Russia planning potential large-scale offensive on Ukraine

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Russia has plans to launch a large-scale offensive in the new year, aiming to advance deep into Ukraine as far as Kyiv, warned Ukraine’s top commander. General Valery Zaluzhny, commander-in-chief of the armed forces, said the attack could come in February, at best in March, at worst at the end of January. 

He warned that Putin’s drive to mobilize has worked and Russia is now reorganizing its troops to work back on embarrassing defeats this summer. 

“They are 100 percent being prepared… I have no doubt they will have another go at Kyiv,” he told The Economist.

It comes as authorities reported explosions on social media in the capital Kyiv, southern Kryvyi Rih and northeastern Kharkiv today. 

Air raid sirens were sounded across the country warning of a new devastating barrage of Russian strikes on critical energy facilities and infrastructure.

Odesa, located in the Black Sea, was also targeted, including the cities of Vinnytsia, Poltava, and the northern Sumy region.

There was no immediate word of casualties, as air defence systems went into operation across Ukraine.

It was also unclear what infrastructure had been hit.

“The enemy is massively attacking,” Oleksii Kuleba, head of Kyiv’s regional military administration, said in a post on Telegram.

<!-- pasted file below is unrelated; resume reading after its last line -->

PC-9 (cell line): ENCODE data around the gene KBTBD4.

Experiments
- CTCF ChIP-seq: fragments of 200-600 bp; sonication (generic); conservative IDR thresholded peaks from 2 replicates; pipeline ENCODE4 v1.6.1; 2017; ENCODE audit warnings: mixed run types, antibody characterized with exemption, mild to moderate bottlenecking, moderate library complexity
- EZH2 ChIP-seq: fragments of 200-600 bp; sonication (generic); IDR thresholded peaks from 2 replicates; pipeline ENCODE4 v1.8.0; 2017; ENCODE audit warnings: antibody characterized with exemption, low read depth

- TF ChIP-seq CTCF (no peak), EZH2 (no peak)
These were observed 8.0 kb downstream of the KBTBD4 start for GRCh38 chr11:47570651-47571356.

Strikes targeting energy infrastructure have been a key part of Moscow’s new strategy to freeze Ukrainians into submission.

It follows on from yesterday, when Ukraine on Thursday sought to take the initiative around Donetsk, launching its biggest wave of strikes on the Russian-occupied city since 2014.

The missile strikes had followed reports that Russia is already preparing fresh advances from around the city, heading westward to capture more Ukrainian territory.

Alexei Kulemzin, self-proclaimed mayor of Donetsk, accused the Ukrainian army of hitting the city centre with Grad missiles, calling it “the largest-scale strike” since Russia-backed forces occupied eastern Ukraine eight years ago.

Donetsk is situated less than 15 kilometres from the front line but it has been spared incessant attacks that its suburbs on both sides of the front line came under in recent months.

Footage from the central Voroshilovsky district of Donetsk showed substantial damage, including several residential buildings.

The attack, which local territorial defence said injured at least nine people including a ten-year-old child, follows intensified fighting in the region.

The Institute for the Study of War think tank said it “continues to assess that Russian forces seek to complete the capture” of all of the region and the western outskirts of Donetsk where the Ukrainian shells were likely launched from.

Michael Kofman, a war analyst, said Russia may not have the firepower for a large-scale offensive.

“It is difficult to square expectations (implied in this interview) that Russia could restore offensive potential on a large scale, with Western estimates on dwindling stockpiles of artillery ammo & precision guided munitions,” he said.

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